Should you volunteer from home or in the community?

While you might feel compelled to volunteer your time, it’s crucial for everyone to follow public health recommendations and help reduce the spread of COVID-19.

Complete the Manitoba COVID-19 Screening Tool to ensure you can take part in community-based volunteer activities. If you have any symptoms of COVID-19, or are feeling unwell, you should stay home until you are fully recovered.

Other important factors to consider before engaging in community-based volunteering:

  • Are you part of a group that may be more vulnerable to COVID-19? Vulnerable populations include people of all ages with underlying medical conditions, including asthma, people of all ages with compromised immune systems, and people aged 60 and over.
  • Are you living with or taking care of anyone who belongs to a vulnerable group? If you are in contact with someone who is at high risk for severe illness, you should self-isolate to reduce their chances of contracting COVID-19. If you will be volunteering in the community, it will be crucial for you to follow all health and safety protocols put in place by the community groups and organizations, as well as the public health recommendations. These include physical distancing, handwashing, and sanitizing surfaces.

Keeping yourself and everyone around you as safe as possible is the number one priority!

What makes a good volunteer?

For some tips on how to volunteer during COVID-19, we reached out to Career Services and Community Engaged Learning. These two departments offer student services that help you build the knowledge and skills for planning your career and for working in good ways with the wider community.

When it comes to volunteering and community work, Community Engaged Learning emphasized the importance of finding out what local groups or community organizations need, and directing your time, energy and resources towards those goals.

“Great volunteers know what skills and resources they can contribute and help out wherever they’re needed,” said Anny Chen, who is the Lead Coordinator in Community Engaged Learning. “While you might have a great idea for a volunteer project, the best thing you can do is listen to the people and agencies who are on the frontlines and support their work. That way, you know that your volunteer work will be helpful and appreciated.”

Anny also raised the importance of being ready to work with communities that often face discrimination and stigma.

“Some communities are much more affected by COVID-19, including older adults, people with disabilities, low-income individuals and families, and people who are unhoused,” said Anny. “It’s important to think about how you can minimize the stigma people face when they try to access resources. You can do this by challenging your unconscious biases about marginalized communities and social services before and throughout your volunteering.”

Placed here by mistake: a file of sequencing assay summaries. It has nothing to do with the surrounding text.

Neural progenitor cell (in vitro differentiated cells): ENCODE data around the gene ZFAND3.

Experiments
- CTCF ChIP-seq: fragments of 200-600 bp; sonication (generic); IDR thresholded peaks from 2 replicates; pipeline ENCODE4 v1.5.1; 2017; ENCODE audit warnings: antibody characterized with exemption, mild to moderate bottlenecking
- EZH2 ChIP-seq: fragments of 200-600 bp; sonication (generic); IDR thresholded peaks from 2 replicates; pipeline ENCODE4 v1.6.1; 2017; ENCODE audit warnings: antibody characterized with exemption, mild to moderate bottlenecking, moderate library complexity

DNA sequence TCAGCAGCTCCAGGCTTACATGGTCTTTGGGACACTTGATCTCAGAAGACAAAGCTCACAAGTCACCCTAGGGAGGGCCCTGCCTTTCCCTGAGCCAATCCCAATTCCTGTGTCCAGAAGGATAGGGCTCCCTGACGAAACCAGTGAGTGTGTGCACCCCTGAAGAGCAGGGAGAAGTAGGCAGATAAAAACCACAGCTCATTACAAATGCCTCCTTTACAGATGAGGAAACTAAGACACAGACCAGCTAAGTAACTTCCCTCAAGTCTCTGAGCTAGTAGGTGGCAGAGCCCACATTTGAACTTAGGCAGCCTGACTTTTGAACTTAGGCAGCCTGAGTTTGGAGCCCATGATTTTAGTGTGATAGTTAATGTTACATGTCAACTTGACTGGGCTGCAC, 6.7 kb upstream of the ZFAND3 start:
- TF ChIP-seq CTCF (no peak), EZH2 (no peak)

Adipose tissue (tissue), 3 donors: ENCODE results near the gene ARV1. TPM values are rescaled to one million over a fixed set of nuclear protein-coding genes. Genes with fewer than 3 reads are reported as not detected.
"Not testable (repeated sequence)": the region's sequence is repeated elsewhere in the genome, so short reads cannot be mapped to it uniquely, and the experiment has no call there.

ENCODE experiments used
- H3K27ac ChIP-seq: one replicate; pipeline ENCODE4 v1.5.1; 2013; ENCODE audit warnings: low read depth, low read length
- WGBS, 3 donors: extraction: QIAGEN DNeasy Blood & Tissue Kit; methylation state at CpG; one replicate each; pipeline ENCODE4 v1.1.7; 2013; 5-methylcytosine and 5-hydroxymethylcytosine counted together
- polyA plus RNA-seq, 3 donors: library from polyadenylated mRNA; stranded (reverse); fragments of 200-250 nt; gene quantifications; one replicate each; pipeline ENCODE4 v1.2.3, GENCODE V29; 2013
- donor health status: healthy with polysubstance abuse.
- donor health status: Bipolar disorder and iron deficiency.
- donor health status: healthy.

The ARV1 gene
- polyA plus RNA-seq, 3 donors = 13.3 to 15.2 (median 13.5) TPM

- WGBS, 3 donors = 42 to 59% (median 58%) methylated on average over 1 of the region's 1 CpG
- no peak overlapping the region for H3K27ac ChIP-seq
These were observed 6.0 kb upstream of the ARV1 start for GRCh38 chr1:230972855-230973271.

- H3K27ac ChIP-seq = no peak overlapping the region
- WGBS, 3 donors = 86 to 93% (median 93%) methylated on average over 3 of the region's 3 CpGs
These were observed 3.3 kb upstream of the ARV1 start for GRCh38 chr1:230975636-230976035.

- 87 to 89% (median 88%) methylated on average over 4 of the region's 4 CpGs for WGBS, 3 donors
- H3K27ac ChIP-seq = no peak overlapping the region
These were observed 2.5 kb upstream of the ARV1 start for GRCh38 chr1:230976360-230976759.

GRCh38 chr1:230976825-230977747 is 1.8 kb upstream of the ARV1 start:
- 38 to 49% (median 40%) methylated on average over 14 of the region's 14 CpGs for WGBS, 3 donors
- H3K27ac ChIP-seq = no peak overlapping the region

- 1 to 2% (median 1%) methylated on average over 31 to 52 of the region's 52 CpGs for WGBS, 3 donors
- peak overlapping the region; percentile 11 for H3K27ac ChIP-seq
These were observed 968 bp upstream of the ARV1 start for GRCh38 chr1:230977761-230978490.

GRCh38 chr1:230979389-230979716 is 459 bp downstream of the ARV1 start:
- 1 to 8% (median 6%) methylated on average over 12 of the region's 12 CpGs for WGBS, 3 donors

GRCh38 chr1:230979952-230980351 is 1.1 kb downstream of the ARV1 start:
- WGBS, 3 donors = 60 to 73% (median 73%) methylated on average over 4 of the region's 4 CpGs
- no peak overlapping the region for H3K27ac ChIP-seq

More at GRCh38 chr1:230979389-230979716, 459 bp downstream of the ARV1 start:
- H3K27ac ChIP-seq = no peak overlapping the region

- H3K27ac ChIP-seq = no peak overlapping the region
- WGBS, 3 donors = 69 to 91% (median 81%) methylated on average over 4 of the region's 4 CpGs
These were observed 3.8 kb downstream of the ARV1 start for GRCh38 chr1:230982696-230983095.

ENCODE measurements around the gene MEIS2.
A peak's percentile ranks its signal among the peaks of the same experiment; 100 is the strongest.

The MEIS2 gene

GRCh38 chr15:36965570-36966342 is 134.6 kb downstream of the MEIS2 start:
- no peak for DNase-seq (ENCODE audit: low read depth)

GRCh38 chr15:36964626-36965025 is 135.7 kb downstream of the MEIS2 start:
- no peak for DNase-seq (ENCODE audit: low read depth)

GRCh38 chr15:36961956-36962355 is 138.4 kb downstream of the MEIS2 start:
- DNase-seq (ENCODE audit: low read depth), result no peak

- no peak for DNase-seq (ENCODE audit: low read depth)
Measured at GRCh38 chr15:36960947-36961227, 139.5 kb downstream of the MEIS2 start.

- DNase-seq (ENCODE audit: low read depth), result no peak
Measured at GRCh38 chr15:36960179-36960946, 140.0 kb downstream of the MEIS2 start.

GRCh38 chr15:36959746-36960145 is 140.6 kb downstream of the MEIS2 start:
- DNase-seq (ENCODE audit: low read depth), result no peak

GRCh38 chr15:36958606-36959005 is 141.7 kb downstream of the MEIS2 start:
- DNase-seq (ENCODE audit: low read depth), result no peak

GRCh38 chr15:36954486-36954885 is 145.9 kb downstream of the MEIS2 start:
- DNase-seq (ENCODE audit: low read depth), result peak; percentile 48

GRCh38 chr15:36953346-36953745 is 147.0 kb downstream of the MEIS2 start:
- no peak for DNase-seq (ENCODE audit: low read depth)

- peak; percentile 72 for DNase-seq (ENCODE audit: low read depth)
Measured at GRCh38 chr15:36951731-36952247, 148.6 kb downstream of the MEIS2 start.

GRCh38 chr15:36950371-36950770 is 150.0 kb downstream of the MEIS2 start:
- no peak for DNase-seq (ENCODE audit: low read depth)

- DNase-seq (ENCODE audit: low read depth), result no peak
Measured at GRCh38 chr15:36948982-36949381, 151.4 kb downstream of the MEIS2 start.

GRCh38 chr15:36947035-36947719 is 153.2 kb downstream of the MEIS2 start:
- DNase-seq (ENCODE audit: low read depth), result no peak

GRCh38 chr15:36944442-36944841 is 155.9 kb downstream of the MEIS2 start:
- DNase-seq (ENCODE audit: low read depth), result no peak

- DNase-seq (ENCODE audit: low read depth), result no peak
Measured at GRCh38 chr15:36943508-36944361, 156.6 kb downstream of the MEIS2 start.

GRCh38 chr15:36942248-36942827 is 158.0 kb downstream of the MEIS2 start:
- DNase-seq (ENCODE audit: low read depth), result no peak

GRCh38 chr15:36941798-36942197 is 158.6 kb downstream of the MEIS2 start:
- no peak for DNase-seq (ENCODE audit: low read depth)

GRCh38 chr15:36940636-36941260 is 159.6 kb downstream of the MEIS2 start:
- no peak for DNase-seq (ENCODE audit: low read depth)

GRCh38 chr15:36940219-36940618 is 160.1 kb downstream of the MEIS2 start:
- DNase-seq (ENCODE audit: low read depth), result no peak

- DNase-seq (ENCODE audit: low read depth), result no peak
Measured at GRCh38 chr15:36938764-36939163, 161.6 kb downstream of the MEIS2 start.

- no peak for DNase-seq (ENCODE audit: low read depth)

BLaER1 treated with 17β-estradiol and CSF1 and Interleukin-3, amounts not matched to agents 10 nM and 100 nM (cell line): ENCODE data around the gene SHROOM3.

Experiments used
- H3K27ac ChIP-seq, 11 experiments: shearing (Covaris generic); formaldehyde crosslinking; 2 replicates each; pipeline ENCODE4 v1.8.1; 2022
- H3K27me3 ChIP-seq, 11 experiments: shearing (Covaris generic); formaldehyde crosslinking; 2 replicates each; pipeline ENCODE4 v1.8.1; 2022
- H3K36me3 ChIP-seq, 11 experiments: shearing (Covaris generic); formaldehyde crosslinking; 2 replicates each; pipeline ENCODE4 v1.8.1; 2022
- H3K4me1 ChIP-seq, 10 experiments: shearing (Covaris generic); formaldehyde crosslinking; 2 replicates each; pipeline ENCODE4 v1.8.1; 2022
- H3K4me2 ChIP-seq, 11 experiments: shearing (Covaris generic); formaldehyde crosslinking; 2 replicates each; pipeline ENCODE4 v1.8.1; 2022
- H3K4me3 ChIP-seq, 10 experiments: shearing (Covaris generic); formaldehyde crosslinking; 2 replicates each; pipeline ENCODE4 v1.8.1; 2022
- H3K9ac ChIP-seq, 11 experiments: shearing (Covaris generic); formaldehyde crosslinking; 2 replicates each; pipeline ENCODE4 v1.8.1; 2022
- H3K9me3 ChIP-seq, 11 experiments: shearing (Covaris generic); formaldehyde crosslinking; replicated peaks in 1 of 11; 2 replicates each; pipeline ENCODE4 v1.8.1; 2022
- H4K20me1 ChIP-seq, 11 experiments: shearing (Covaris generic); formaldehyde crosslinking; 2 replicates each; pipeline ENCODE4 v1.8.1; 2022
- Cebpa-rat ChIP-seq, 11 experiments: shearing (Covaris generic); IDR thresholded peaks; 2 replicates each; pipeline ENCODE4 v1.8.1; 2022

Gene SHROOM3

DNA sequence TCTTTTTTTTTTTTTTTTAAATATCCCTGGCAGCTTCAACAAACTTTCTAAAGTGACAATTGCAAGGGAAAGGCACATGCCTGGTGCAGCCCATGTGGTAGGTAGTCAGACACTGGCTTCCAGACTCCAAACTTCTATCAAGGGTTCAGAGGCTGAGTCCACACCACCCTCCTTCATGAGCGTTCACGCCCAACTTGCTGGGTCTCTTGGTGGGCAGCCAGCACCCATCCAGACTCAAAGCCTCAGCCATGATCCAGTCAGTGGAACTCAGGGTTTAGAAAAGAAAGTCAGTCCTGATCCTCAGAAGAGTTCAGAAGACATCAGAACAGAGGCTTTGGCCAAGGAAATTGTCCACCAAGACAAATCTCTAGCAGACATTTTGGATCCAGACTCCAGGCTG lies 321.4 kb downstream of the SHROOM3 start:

Trevor Lehmann, Career Consultant in Career Services, provided some guidance when it comes to knowing what you can contribute and setting some goals for your volunteering.

“With volunteering, you have the opportunity to both play to your strengths by sharing your current skills and resources as well as gain new skills,” said Trevor. “Volunteering also allows you to explore different sectors and occupations, so consider the areas of work that you would like to gain experience in and be open to connecting with new people. One day, they might become your boss, colleague, or reference.”

Here are five simple questions to help you get ready to volunteer:

  1. What skills and experience do you have?
  2. What do you hope to get out of volunteering?
  3. What kind of volunteering are you open to doing?
  4. Where in the city and what time of the day are you willing to volunteer? For example, are you more comfortable volunteering during the day or traveling to the downtown area?
  5. What kind of support will you need in order to be a good volunteer? Remember to think about your unconscious biases and how you can challenge them.

What kind of volunteering would be helpful?

There are lots of ways to volunteer during COVID-19. You can help out family and friends, browse opportunities on Career Connect, volunteer with a grassroots group or charitable organization, such as the Canadian Red Cross, or even support community efforts from home.

Fundraisers & Supply Drives

Many community organizations are trying their best to meet community needs, but they’re facing a shortage of donations as more people stay home. You can help by organizing an online fundraiser for a community organization.

It’s best to get in touch with the organization through social media or by email to find out what they need, but here are some of the donations being requested.

  • Cash and gift card donations (widely accepted)
  • Gently used smart phones, tablets, and laptops (WE24, Resource Assistance for Youth, other youth-serving organizations, and nursing homes)
  • Recreation supplies, such as puzzles, colouring books and pencils, VHS tapes, puzzle books, and art supplies (Sunshine House)